Today’s dose of someone in The Guardian wildly, grossly, misunderstanding economics is devoted to the subject of human capital. The author is a Natasha Lennard who apparently works at The Intercept. A useful conclusion here being that perhaps Pierre Omidyar might try spending his money a little better. Perhaps upon people literate in the subject under discussion.
The complaint is that this human capital stuff is all ripping off da youf because we live in a capitalist society where the billionaires get everything. Except, of course, human capital is capital, all of which is personally owned by the workers who have it, making us all – OK, all those who can read and write, have the skills and training which are that human capital – capitalists and thus participants in the glorious adventure which is a capitalist economy.
It is also true that human capital is by far the largest source of capital in our society. Vastly outweighing financial capital, even property and pensions capital. It is also vastly more equally distributed than those other three forms of capital.
It is this which means that those of us with this human capital – that readin’ ‘n’ ritin’ bit, perhaps a modicum of ability at making a cup of coffee – that means we can flit from not very onerous job to not very onerous job as a barista on $30k a year. Vastly higher than the average global income (about 5 times the average global GDP per capita in fact, probably somewhere up in the top 10% of global incomes using a reasonable PPP measurement). And if we have more human capital than that, perhaps we opted for a STEM not arts degree, we can gain two and three times that income again in not very onerous jobs.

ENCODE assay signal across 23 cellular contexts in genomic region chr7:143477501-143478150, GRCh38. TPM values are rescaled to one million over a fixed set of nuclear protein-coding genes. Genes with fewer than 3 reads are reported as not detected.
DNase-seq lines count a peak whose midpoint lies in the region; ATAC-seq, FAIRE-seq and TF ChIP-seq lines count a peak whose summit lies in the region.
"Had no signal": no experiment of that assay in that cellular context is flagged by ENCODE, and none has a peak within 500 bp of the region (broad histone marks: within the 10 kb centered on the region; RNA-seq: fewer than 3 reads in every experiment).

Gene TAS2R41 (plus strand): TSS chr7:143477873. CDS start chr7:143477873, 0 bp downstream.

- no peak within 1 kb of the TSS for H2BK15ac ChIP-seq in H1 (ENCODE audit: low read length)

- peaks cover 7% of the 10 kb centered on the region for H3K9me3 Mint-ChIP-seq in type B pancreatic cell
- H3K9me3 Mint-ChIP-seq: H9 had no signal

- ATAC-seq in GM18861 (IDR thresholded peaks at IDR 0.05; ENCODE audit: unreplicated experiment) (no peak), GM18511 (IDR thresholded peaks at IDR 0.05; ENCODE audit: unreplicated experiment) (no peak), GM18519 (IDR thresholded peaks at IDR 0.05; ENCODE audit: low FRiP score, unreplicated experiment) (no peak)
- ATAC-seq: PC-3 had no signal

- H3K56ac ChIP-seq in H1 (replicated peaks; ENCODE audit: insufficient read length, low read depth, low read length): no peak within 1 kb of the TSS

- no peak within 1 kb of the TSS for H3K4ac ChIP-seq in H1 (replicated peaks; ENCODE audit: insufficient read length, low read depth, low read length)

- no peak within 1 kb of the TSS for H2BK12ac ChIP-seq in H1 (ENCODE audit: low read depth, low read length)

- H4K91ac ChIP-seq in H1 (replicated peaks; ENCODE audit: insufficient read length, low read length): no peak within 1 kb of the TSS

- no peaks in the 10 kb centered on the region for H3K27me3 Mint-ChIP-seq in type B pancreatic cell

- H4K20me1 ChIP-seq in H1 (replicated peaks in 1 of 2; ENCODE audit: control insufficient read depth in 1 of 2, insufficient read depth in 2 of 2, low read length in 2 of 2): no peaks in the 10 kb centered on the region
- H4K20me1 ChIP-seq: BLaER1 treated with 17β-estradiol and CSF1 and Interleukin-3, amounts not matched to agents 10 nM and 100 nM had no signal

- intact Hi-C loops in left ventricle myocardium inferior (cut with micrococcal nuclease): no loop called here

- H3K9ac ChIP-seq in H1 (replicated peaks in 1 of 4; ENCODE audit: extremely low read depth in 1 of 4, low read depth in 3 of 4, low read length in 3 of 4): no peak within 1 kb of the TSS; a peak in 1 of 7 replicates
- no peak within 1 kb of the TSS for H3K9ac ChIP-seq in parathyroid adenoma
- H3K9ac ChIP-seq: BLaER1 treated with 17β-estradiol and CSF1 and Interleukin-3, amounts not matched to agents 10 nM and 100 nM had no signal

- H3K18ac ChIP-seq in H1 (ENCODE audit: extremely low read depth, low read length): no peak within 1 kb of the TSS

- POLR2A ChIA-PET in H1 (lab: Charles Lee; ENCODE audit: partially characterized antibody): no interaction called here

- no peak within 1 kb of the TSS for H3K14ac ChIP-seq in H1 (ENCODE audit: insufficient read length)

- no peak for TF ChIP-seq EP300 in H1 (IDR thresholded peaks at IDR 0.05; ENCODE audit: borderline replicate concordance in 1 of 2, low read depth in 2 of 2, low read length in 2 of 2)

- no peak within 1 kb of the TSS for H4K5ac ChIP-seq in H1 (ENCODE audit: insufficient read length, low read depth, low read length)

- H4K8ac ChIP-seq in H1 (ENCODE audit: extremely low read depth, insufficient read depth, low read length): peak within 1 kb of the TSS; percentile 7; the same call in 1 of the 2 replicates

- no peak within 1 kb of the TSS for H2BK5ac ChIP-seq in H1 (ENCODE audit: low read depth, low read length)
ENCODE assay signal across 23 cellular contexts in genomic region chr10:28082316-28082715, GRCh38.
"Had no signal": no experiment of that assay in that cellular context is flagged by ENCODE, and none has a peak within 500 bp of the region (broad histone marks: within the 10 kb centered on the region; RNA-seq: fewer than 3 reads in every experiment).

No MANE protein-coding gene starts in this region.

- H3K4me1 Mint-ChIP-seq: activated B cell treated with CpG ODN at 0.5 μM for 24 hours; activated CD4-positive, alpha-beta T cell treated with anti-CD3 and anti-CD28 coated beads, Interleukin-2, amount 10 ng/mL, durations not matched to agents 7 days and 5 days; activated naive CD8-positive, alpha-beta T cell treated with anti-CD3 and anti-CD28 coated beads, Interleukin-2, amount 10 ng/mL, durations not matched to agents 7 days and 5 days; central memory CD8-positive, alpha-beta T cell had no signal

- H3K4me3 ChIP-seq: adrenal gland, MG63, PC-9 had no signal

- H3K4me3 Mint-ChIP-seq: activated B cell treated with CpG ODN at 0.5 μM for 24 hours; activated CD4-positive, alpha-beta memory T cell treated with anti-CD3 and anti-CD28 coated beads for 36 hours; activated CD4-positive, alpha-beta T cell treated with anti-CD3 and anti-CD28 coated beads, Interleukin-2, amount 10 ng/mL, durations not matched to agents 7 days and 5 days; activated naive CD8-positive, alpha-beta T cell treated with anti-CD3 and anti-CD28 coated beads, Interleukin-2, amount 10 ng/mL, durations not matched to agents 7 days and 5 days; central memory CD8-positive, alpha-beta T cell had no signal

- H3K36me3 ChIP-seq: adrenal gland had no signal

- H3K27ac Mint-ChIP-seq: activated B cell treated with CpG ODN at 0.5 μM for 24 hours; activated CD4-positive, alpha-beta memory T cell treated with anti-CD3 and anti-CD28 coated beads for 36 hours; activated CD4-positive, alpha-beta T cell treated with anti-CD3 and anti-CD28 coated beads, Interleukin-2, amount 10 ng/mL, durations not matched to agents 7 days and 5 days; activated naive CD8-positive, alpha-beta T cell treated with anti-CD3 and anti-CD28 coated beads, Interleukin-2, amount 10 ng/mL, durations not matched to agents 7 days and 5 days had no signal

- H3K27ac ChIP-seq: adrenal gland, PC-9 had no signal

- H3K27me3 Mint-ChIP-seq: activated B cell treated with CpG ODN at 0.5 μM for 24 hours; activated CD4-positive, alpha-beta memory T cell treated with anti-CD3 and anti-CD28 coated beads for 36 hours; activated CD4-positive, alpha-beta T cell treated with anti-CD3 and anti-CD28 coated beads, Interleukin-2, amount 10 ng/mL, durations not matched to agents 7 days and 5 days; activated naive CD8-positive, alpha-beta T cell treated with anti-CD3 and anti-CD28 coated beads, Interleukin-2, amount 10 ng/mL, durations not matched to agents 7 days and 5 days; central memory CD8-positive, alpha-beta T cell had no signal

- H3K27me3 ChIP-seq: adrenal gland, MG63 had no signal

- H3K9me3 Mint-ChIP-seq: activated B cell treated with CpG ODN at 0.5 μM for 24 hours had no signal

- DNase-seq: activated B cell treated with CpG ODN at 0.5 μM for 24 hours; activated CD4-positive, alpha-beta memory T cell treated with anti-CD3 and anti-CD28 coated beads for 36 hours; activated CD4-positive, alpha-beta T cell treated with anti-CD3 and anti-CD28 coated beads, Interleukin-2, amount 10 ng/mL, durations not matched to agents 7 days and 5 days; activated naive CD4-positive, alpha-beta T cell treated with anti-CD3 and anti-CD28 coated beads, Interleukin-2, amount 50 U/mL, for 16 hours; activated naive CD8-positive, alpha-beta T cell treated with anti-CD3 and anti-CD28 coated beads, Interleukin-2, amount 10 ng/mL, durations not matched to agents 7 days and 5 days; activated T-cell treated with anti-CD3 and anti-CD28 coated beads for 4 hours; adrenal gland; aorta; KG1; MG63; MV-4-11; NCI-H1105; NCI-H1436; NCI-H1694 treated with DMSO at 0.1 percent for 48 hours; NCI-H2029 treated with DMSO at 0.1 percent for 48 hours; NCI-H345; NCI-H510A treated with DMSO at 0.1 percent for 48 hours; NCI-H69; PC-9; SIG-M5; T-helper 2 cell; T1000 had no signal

Our possession of human capital is the very thing that means we’re not undifferentiated labour to be exploited by the capitalists who own all the capital. Because we own the largest chunk of that capital that exists in our society – the skills and abilities that exist inside our heads and our muscle memories.
That is, a world where we were taught to accrue, indeed to become, “human capital”, turning ourselves into walking investments in our future capacity to earn and produce value. While wages have stagnated in recent decades, even some of the most privileged young people have taken on unprecedented amounts of student debt to chase the promise of a sustainable future available to a vanishingly small number of people.
These conditions apply as much to millennials as they do to members of so-called Generation Z. While the affective experiences of current teenagers differ to those of early millennials, we’re in the same boat when it comes to the imperative of becoming human capital. “As it turns out,” wrote Harris, “just because you can produce an unprecedented amount of value doesn’t necessarily mean you can feed yourself under twenty-first-century American capitalism.”
This should not be surprising: that capitalism depends on human life as exploitable labour is a feature, not a bug. The boomer experience of postwar wealth and full employment on a living wage was the exception to this rule. The pandemic and its attendant economic crisis are now exposing the horrifying stakes involved when life is reconfigured wholly in market terms.
All of which goes to show that we don’t really need to worry about those billionaires, those accumulations of financial capital. Sure, we normally think that the clogs to clogs process takes three generations but Omidyar apparently wants to speed it all up. All that cash made out of e-Bay is being spent upon this sort of nonsense, employing the ignorant to reveal their lack of knowledge to us – all of which becomes for Omidyar a display of social piety as ludicrous as the Arab princeling with his goldened Lamborghini.
Ah well, it is his money to waste after all. But it does mean we’ve not got to worry about that institutionalisation of power as the billionaires pile up the cash ever higher. They always do find a manner of pissing it all away.